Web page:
The FA to be asked to launch independent inquiry into allegations of corruption
The Football Association will be asked to launch an independent inquiry into allegations of corruption within the game on Monday when its chairman Greg Clarke appears before the Commons Culture, Media and Sport select committee.
In the wake of the Daily Telegraph's investigation into bribery and wrongdoing in football, Clarke will also be grilled by MPs on the level of due diligence carried out by the FA before it appointed former head coach Sam Allardyce.
Allardyce's contract was terminated by mutual consent last month after he was secretly filmed appearing to advise undercover reporters on how to sidestep FA transfer regulations while negotiating a fee of £400,000 to represent an overseas firm.
City of London Police launched an investigation into bribery and the role of money in football following the Telegraph's revelations, which included how eight current and recent Premier League managers have been accused of taking bungs.
D etectives have already spoken to the FA and journalists involved in the undercover sting.
"One of the key things we will want to know is will the FA open a proper investigation into the issues which have been raised, once the police have completed their job?" acting Culture, Media and Sport committee chairman Damian Collins MP told the Daily Telegraph.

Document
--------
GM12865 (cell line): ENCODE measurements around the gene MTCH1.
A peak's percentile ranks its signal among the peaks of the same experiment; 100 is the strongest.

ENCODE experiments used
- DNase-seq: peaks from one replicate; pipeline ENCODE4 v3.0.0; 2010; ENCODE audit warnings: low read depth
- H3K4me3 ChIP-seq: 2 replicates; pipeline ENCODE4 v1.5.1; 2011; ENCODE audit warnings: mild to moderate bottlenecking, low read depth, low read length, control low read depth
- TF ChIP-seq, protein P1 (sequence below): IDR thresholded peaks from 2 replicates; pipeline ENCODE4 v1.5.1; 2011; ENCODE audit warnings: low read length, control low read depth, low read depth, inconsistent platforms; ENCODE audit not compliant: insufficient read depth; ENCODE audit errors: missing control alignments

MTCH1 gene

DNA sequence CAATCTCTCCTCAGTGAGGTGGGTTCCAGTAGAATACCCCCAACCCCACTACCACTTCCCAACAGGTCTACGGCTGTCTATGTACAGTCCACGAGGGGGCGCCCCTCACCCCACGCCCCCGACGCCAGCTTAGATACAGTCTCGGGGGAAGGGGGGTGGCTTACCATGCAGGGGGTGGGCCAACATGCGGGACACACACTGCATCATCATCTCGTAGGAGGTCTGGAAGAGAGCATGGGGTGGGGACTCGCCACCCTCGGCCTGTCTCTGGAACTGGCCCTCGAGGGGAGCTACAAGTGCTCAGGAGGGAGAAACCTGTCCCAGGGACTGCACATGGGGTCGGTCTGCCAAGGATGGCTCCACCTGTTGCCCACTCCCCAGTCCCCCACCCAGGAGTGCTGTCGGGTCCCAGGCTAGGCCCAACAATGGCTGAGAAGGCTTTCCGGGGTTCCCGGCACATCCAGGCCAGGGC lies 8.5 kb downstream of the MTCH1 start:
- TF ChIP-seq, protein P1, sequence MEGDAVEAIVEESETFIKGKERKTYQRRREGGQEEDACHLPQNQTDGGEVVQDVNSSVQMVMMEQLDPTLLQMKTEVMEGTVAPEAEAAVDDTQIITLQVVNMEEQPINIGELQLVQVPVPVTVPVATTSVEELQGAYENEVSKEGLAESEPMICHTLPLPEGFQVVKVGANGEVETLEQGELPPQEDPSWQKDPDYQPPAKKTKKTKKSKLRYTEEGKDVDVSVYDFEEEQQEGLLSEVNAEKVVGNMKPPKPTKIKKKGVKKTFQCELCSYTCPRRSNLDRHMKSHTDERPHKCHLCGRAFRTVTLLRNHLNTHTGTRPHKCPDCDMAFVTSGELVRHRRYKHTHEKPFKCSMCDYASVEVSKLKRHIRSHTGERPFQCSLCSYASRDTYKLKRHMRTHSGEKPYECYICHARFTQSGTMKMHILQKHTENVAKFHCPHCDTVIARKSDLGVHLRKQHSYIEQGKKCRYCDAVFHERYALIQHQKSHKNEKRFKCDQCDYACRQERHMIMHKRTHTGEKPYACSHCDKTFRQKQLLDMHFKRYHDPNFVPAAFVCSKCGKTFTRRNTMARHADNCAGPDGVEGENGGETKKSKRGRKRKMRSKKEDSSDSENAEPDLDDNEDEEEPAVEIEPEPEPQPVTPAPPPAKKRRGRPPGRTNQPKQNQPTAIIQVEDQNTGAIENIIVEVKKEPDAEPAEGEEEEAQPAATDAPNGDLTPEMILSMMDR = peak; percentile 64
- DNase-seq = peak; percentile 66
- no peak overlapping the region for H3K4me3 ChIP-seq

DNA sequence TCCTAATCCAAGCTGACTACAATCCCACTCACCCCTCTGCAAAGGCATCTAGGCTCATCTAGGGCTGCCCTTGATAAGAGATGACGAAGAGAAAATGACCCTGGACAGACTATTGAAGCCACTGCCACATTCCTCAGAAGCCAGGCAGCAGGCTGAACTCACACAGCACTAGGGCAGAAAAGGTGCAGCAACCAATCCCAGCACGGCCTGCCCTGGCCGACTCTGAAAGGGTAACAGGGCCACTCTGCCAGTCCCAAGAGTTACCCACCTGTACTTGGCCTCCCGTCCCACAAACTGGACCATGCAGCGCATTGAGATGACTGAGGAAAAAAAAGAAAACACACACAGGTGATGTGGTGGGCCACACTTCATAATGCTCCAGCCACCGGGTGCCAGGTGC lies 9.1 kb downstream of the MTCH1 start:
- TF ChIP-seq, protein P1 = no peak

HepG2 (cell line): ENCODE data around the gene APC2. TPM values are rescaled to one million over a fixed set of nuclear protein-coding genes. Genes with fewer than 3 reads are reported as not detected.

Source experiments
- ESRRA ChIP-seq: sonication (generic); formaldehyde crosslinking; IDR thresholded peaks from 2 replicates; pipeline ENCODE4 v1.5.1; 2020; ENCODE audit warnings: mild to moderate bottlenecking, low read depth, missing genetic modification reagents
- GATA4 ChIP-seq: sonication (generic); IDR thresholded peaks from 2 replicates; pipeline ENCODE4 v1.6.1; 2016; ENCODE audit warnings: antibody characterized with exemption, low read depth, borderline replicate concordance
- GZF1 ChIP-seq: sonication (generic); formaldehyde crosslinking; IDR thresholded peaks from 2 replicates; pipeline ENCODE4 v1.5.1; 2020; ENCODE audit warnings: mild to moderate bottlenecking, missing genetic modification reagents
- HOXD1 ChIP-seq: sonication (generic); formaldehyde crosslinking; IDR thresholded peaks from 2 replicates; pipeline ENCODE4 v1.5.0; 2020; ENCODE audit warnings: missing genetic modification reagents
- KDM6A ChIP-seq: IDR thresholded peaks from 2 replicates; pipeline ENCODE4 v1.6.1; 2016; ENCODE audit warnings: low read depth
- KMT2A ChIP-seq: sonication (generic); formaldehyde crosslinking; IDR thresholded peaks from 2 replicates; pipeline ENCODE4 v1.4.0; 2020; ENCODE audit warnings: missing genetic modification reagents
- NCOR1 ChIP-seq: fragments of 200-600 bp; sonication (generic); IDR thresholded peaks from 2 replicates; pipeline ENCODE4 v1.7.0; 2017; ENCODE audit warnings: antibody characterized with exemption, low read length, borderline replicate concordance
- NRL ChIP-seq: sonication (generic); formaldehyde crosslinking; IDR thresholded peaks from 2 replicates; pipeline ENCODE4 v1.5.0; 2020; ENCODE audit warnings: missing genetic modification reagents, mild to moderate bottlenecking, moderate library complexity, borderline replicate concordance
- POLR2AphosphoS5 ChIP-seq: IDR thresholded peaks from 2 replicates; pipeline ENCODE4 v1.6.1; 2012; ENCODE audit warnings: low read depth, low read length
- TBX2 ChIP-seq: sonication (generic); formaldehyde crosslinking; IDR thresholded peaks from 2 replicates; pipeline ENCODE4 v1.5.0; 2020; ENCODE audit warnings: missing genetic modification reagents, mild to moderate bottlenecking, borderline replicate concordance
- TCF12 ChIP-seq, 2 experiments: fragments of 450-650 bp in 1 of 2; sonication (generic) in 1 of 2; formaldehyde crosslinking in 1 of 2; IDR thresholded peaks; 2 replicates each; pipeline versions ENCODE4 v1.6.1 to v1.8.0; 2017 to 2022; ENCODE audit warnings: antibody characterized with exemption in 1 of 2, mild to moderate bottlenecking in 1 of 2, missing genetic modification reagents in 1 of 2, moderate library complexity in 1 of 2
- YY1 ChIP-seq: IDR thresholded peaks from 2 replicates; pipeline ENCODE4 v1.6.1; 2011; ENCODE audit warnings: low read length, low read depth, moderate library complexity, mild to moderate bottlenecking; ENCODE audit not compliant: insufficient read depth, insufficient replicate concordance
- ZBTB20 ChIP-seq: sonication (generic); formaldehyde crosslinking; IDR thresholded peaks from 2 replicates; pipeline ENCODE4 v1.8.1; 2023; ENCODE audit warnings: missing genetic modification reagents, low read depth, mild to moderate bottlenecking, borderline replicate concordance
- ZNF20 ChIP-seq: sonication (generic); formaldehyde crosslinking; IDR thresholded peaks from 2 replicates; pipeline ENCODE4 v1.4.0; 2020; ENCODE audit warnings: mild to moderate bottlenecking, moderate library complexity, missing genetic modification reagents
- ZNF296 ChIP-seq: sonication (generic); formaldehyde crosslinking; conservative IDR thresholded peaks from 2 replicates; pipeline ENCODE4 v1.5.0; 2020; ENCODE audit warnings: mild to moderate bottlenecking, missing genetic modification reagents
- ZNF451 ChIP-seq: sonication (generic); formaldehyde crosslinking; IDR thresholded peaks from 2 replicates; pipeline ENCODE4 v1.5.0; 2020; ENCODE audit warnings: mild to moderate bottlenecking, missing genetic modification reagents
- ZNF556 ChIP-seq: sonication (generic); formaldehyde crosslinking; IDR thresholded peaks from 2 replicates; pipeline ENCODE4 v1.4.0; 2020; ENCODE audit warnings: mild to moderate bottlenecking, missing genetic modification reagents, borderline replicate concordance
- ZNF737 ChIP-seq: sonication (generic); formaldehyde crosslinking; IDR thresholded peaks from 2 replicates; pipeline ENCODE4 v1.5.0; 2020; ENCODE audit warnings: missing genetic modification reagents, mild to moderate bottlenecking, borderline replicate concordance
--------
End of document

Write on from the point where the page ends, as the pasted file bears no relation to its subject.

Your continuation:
"I think that there should be a proper process where a senior figure, independent of football, is appointed to investigate these matters and that they should be able to produce a report which is published in full.
"It should not just be something that is commissioned by football for football. It should be a proper independent study."
Allardyce was the subject of a BBC Panorama documentary in 2006 which included allegations against the then Bolton manager, who has always insisted he has never taken or sought a bung.
"There is now the question of what sort of due diligence did the FA do before they gave Sam Allardyce the job," Collins added.
"There have been a number of allegations made in the last decade about Allardyce. What did they do to satisfy themselves that his appointment wouldn't cause them any future embarrassment?"
While announcing its own inquiry into the matter, the committee warned of "major failings in the current system of football governance in the UK" and intends to ask Clarke if the FA "wants more power" to investigate and punish malpractice in football.